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.. ........... .....Work created by Kelly Colleen McMahon  


July 21, 2004

Yeats' varied Cuchulain plays are a risk worth taking

by Kate Luce Angell

Much like the legendary hero of W.B. Yeats' Cuchulain Cycle, new director Kelly Colleen McMahon seems to enjoy taking risks. McMahon is the force behind the Kells Theatre's production of five short Yeats plays, each of which deals with an episode in the life of Cuchulain, a sort of Celtic Hercules or Beowulf.

Yeats, better known for his Nobel Prize-winning poetry, wrote these plays in different, experimental styles over 30 years. As a result, the Cuchulain plays are still intimidating enough to directors and audiences that they are rarely staged individually, let alone together.

But McMahon, along with directors Michael Cassidy, Loft Durham, and Jeffrey Cordell, has tried to rise to these challenges by using a variety of theatrical techniques. As with all risks, only some pay off; the five plays all register, but in varying degrees.

Yeats wrote "At the Hawk's Well" (1916) using the conventions of Japanese Noh drama, and like the other four plays, it owes much to Greek tragedy. A singing chorus (David Jortner, Betse Lyons and Sean Gray) supplies setting and commentary. With his experience in movement theatre, Mark Thompson's Old Man is beautiful to watch, but even the long-awaited entrance of Cuchulain (Corey Rieger) doesn't generate dramatic tension. Noh is very stylized, but it should reach emotional heights; director Cassidy's glacial pace ensures "Hawk's Well" never quite gets airborne.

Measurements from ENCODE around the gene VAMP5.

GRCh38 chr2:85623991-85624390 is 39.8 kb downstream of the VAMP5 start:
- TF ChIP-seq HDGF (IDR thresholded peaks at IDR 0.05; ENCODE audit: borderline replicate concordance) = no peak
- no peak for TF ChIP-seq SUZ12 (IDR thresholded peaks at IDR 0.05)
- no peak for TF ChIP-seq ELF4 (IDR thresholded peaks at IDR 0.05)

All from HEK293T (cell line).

Durham directs "The Green Helmet" (1909) for laughs. Cuchulain plays straight man to his friends Laegaire and Conall (Devin E. Malcolm and Ben Blazer) while facing off against the mysterious Red Man (Matthew J. Kopans).

But it is not until the third piece "On Baile's Strand) (co-authored by Lady Gregory, 1903), that the dramatic potential of the legends and Yeats' poetic language become clear. A Blind Man (Thompson) and a Food (Vito Ferraro) watch as King Conchubar (Thompson) orders Cuchulain to challenge a young foreigner (Ferraro) in battle. The outcome is as wrenching and inevitable as any in Greek tragedy, and McMahon's clear direction ensures its impact.

The intensity reaches its height in "The Only Jealousy of Emer" (1916), directed by Cordell. Cuchulain has fallen ill and only the woman he loves can save him. But will it be his wife, faithful Emer (Kimberly Downes) or his mistress, Eithne (Susaan Jamshidi)? A doubled chorus whose sides echo each other works beautifully to illuminate the struggle.

In the final piece, "The Death of Cuchulain" (from the year of Yeats' own death, 1939), director McMahon also uses unusual techniques, but less effectively. While a masked Cuchulain stands bound to a rock, a figure identified as "the Mortal Women" (choreographer Maria Caruso) dances around him. A voice-over supplies explanations for what is happening, but the effect is less enigmatic than confusing.

However, the talent of the actors who play recurring characters - Rieger as Cuchulain, Thompson and both the Blind Man and Conchubar, and Downes as Emer - helps to integrate the five pieces. Rieger is especially notable, both consistent and flexible in the face of each play's requirements; his Cuchulain manages to be reassuringly human as well as a bit otherworldly. Thompson lends a King Lear-like gravity to his parts, and Downes plays Emer as a tigress whose snarl hides her abiding sorrow.

"The Cuchulain Cycle" is mythic theatre that, at its best, offers moments when symbol and emotion come together in a way that is undeniably powerful. Overall, I'd say those moments make all the risks worthwhile.